Aluminum-Cased Ammo: Aluminum Casings Explained
CCI Ammunition is one of the most well-known producers of aluminum-cased cartridges, having popularized this style with their "Blazer" line of ammunition. However, if you are looking for aluminum-cased ammo in 9mm, .40 S&W or .45 ACP, Blazer is hard to beat.
The difference between brass vs. aluminum is a common question. One big reason that aluminum bullets are gaining fans among the shooting public is cost savings. The price of brass fluctuates based on the current price of copper, and during certain times it can be relatively expensive to mass produce brass-cased ammunition. There's an easy solution found in aluminum, due to more stability in price that is considerably less than brass. An interesting side note is that this metal is also tough enough for use in aircraft while being remarkably light (about 1/3 the weight of brass).
Aluminum-cased ammo has had its proponents and detractors since its introduction in the early 1980s, but demand continues among those who want a cheap alternative to brass-cased ammunition. Today, only two major manufacturers are producing aluminum-cased ammo – Federal (with Federal aluminum 9mm among its most popular) and CCI.
Although not in huge demand for small arms ammunition, aluminum ammo is the standard for tank and auto cannon shells, such as the 120mm aluminum rounds used in the Abrams tank and the 30mm ammo used in the GAU-8 – most commonly found in the A-10 Warthog.
Aluminum Casing: Pros
When it comes to aluminum casings, you won't find a lighter cartridge. These cartridges are as light as you can get, without sacrificing the integrity of the casing. You can feel quite a difference if you're purchasing in bulk, and you hold a box of aluminum in one hand and a box of brass in the other. Although not a huge difference for the casual shooter on the range, it is most noticeable when being carried in a larger quantity for a longer period of time, such as in military or police applications.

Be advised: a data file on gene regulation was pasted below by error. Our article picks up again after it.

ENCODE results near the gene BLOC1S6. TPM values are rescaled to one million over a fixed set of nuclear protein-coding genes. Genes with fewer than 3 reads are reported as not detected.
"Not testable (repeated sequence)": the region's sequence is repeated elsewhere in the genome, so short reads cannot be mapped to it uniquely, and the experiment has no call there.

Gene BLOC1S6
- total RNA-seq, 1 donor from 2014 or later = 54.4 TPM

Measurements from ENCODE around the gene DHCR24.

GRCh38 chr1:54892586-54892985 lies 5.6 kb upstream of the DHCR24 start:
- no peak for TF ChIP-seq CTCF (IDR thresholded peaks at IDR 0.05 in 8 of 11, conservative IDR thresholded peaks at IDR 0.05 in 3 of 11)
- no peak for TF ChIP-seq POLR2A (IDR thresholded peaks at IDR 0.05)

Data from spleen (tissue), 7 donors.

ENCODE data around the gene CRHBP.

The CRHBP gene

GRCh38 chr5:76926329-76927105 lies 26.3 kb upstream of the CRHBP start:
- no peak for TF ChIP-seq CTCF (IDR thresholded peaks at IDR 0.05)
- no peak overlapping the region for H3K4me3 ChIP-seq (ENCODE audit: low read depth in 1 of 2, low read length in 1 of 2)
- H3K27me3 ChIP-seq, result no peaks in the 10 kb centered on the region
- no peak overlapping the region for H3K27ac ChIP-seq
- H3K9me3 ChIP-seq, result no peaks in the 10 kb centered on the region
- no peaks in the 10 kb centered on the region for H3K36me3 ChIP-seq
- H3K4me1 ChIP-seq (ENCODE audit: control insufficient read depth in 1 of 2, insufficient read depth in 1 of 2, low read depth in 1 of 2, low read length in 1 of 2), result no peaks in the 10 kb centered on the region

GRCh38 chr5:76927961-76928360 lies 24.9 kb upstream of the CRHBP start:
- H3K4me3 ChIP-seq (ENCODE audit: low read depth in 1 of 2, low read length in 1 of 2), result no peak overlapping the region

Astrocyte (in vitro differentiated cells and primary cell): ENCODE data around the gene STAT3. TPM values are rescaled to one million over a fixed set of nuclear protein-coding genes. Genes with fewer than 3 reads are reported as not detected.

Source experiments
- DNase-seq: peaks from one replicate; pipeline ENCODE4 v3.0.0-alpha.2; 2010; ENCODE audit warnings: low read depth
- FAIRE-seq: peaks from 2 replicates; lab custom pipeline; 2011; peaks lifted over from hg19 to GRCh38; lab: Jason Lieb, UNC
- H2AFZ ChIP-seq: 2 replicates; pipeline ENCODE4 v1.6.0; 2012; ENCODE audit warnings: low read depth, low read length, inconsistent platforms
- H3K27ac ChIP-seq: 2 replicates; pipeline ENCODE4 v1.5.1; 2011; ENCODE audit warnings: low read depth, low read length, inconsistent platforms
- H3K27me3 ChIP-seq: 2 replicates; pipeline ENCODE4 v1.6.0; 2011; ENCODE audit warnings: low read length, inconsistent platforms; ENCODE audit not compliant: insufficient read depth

A box of aluminum-cased cartridges will typically cost you less than a box of brass-cased cartridges. If you only buy one box a couple times a year, you may not care about the difference too much. But if you enjoy shooting at the range, plinking on your property or hunting, this will add up. For the best savings, buying by the case will typically give you the best deal.
Aluminum Casing: Cons
You'll find reloading debates on firearms and ammunition forums, but the official stance is just don't do it. Though it is very strong, aluminum does have a lower melting point than brass or steel and the structural integrity of the casing simply isn't guaranteed to hold up successfully through one or more reloads.
Also, the decreased flexibility of the aluminum case when compared to brass makes the resizing of the case length, and the opening and closing of the neck, a more difficult process. This is due to the increased likelihood of cracked case necks and shoulder separation – both potential disasters waiting to happen. For the common shooter, recycling aluminum cases is the best option.
This won't be an issue for most people, but it is an interesting fact. When used in automatic weapons that are specifically manufactured for steel and brass, aluminum casings could melt or otherwise become unstable. Odds are you aren't hunting moose with an M-60 or MAC-10, so this is more or less a "non-issue" for most target shooters or for those training to use a new firearm.
Cartridges with an aluminum casing are a great choice for people who have no interest in reloading their spent brass casings. The aluminum cases also provide an excellent choice for long-term storage ammo, as they are extremely corrosion-resistant. Finally, the competitive price makes aluminum-cased ammo a great choice for casual shooting.